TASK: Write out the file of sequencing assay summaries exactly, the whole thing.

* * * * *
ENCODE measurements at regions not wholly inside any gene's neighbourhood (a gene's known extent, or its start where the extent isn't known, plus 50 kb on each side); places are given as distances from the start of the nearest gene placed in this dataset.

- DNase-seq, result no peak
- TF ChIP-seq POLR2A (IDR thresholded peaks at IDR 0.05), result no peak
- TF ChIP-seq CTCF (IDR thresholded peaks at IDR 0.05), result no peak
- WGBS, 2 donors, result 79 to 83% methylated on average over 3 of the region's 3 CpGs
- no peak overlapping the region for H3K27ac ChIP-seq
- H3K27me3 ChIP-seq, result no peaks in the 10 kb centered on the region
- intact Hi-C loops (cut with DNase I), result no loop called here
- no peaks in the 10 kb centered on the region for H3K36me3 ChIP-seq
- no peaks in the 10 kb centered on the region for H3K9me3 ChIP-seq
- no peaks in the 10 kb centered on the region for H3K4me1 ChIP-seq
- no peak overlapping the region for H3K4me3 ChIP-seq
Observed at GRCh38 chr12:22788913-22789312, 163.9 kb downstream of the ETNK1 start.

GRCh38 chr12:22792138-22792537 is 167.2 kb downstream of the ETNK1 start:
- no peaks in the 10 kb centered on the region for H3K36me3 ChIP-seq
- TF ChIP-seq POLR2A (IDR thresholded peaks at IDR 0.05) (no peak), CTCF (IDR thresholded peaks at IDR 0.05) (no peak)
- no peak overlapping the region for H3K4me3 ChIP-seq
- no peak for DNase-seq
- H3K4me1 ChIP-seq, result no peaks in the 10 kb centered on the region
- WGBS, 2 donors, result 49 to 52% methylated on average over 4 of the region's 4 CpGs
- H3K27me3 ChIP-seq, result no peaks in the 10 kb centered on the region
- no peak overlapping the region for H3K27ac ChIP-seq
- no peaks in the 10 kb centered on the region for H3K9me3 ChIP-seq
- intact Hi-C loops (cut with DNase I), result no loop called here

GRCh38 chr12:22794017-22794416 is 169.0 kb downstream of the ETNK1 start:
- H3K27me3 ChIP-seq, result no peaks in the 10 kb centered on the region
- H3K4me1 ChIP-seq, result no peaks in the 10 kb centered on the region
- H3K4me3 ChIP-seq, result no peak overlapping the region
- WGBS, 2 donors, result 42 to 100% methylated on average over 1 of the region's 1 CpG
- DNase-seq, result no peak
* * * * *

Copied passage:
ENCODE measurements at regions not wholly inside any gene's neighbourhood (a gene's known extent, or its start where the extent isn't known, plus 50 kb on each side); places are given as distances from the start of the nearest gene placed in this dataset.

- DNase-seq, result no peak
- TF ChIP-seq POLR2A (IDR thresholded peaks at IDR 0.05), result no peak
- TF ChIP-seq CTCF (IDR thresholded peaks at IDR 0.05), result no peak
- WGBS, 2 donors, result 79 to 83% methylated on average over 3 of the region's 3 CpGs
- no peak overlapping the region for H3K27ac ChIP-seq
- H3K27me3 ChIP-seq, result no peaks in the 10 kb centered on the region
- intact Hi-C loops (cut with DNase I), result no loop called here
- no peaks in the 10 kb centered on the region for H3K36me3 ChIP-seq
- no peaks in the 10 kb centered on the region for H3K9me3 ChIP-seq
- no peaks in the 10 kb centered on the region for H3K4me1 ChIP-seq
- no peak overlapping the region for H3K4me3 ChIP-seq
Observed at GRCh38 chr12:22788913-22789312, 163.9 kb downstream of the ETNK1 start.

GRCh38 chr12:22792138-22792537 is 167.2 kb downstream of the ETNK1 start:
- no peaks in the 10 kb centered on the region for H3K36me3 ChIP-seq
- TF ChIP-seq POLR2A (IDR thresholded peaks at IDR 0.05) (no peak), CTCF (IDR thresholded peaks at IDR 0.05) (no peak)
- no peak overlapping the region for H3K4me3 ChIP-seq
- no peak for DNase-seq
- H3K4me1 ChIP-seq, result no peaks in the 10 kb centered on the region
- WGBS, 2 donors, result 49 to 52% methylated on average over 4 of the region's 4 CpGs
- H3K27me3 ChIP-seq, result no peaks in the 10 kb centered on the region
- no peak overlapping the region for H3K27ac ChIP-seq
- no peaks in the 10 kb centered on the region for H3K9me3 ChIP-seq
- intact Hi-C loops (cut with DNase I), result no loop called here

GRCh38 chr12:22794017-22794416 is 169.0 kb downstream of the ETNK1 start:
- H3K27me3 ChIP-seq, result no peaks in the 10 kb centered on the region
- H3K4me1 ChIP-seq, result no peaks in the 10 kb centered on the region
- H3K4me3 ChIP-seq, result no peak overlapping the region
- WGBS, 2 donors, result 42 to 100% methylated on average over 1 of the region's 1 CpG
- DNase-seq, result no peak